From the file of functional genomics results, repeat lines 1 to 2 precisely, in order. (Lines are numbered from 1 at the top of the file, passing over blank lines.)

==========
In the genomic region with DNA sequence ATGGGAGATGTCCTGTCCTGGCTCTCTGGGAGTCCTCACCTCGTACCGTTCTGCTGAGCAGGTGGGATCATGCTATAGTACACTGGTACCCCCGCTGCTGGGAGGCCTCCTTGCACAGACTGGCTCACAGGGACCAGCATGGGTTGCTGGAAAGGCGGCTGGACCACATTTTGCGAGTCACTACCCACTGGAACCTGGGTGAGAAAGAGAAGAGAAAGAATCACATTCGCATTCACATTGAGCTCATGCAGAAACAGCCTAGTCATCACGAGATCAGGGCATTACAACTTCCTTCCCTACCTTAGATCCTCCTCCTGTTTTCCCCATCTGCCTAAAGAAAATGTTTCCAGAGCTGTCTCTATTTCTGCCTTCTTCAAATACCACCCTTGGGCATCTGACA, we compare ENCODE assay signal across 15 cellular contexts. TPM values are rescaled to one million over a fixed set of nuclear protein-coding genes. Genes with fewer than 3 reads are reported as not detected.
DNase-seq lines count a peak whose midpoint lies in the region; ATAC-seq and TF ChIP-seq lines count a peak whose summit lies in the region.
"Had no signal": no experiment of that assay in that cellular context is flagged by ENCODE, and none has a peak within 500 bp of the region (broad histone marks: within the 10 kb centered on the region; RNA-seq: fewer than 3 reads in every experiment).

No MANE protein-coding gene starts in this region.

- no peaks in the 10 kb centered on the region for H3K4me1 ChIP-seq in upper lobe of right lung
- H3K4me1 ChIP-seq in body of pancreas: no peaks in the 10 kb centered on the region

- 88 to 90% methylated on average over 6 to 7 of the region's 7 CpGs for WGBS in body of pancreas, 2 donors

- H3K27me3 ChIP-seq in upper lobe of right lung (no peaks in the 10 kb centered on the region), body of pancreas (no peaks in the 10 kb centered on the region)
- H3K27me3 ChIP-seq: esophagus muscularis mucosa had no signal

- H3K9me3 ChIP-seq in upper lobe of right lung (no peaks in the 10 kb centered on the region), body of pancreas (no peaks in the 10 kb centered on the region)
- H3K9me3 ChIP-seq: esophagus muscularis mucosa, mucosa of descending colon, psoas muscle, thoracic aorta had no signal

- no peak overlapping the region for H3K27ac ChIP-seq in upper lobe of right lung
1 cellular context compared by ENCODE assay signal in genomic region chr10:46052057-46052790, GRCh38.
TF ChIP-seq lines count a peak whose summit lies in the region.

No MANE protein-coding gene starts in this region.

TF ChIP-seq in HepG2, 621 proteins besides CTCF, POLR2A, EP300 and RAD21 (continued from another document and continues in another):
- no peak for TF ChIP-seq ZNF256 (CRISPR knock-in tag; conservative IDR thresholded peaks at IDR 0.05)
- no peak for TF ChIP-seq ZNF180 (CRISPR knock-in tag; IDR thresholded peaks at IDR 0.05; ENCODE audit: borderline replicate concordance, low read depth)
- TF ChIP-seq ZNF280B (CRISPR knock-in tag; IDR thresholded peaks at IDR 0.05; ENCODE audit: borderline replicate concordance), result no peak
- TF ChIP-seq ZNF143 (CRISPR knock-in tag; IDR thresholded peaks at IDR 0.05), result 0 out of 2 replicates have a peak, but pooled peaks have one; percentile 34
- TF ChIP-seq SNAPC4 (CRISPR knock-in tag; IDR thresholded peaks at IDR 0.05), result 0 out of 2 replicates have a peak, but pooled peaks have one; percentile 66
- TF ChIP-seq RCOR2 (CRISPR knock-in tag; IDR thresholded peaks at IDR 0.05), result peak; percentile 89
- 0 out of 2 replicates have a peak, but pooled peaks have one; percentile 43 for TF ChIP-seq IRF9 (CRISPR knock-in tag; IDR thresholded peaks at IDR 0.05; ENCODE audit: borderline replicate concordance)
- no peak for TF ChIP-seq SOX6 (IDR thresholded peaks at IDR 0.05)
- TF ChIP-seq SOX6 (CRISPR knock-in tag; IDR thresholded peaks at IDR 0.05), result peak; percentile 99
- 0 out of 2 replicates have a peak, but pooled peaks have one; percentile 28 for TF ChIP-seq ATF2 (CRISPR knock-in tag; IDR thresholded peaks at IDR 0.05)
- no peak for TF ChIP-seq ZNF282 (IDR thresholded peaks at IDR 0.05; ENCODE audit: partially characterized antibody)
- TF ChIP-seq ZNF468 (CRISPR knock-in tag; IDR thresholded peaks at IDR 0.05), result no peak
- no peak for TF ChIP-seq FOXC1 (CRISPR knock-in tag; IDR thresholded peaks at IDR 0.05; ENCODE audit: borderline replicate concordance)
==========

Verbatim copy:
In the genomic region with DNA sequence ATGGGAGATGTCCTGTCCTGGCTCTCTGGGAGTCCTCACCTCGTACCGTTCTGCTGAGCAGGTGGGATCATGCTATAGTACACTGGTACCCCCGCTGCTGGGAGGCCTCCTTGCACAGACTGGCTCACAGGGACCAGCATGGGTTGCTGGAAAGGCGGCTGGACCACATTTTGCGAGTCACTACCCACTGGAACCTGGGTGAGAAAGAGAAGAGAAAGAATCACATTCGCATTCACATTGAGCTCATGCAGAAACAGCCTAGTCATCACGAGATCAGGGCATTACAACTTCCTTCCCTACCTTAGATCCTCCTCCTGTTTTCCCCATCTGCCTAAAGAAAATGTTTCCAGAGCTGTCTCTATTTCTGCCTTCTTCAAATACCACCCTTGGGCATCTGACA, we compare ENCODE assay signal across 15 cellular contexts. TPM values are rescaled to one million over a fixed set of nuclear protein-coding genes. Genes with fewer than 3 reads are reported as not detected.
DNase-seq lines count a peak whose midpoint lies in the region; ATAC-seq and TF ChIP-seq lines count a peak whose summit lies in the region.